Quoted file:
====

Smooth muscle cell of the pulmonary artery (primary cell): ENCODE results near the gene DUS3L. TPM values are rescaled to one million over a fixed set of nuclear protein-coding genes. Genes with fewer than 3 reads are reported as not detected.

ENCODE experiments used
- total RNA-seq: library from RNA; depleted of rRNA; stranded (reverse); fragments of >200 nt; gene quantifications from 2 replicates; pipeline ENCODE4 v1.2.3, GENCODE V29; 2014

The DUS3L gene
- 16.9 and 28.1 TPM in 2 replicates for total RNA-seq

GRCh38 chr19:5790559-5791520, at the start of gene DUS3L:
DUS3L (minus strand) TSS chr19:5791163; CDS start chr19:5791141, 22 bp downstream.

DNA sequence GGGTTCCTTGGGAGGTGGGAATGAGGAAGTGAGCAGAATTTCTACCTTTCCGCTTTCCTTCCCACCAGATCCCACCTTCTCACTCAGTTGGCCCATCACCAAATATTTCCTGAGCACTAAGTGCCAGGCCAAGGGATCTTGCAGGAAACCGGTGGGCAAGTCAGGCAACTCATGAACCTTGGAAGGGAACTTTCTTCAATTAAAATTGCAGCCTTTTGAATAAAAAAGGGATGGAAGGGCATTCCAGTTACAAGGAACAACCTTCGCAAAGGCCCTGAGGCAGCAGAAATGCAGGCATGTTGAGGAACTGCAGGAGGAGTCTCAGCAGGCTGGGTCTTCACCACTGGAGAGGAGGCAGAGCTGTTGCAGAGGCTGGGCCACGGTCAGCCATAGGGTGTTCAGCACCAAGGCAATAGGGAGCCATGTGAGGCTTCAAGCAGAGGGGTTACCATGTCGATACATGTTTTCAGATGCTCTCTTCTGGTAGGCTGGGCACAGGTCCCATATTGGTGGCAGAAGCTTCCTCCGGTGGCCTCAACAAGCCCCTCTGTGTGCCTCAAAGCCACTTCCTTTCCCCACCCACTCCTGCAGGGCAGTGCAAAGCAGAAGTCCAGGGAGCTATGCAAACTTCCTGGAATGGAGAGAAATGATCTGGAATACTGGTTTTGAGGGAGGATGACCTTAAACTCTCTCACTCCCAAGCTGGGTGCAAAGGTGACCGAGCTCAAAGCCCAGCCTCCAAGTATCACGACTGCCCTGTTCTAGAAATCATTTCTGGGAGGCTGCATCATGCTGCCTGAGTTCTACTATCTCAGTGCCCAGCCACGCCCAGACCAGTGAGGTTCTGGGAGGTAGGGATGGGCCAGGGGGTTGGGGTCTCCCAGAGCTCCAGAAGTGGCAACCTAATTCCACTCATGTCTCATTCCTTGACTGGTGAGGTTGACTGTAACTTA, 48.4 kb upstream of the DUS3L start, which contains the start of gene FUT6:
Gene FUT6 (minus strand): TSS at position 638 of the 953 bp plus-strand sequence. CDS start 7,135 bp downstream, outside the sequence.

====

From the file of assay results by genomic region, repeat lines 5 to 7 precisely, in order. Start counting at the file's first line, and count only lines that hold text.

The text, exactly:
- 16.9 and 28.1 TPM in 2 replicates for total RNA-seq

GRCh38 chr19:5790559-5791520, at the start of gene DUS3L:
DUS3L (minus strand) TSS chr19:5791163; CDS start chr19:5791141, 22 bp downstream.